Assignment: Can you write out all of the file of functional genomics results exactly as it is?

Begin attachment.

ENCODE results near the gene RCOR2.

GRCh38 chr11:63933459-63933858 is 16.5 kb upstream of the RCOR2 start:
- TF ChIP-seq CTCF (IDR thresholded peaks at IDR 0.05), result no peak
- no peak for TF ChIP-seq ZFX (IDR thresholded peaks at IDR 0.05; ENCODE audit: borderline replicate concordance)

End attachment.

ENCODE results near the gene RCOR2.

GRCh38 chr11:63933459-63933858 is 16.5 kb upstream of the RCOR2 start:
- TF ChIP-seq CTCF (IDR thresholded peaks at IDR 0.05), result no peak
- no peak for TF ChIP-seq ZFX (IDR thresholded peaks at IDR 0.05; ENCODE audit: borderline replicate concordance)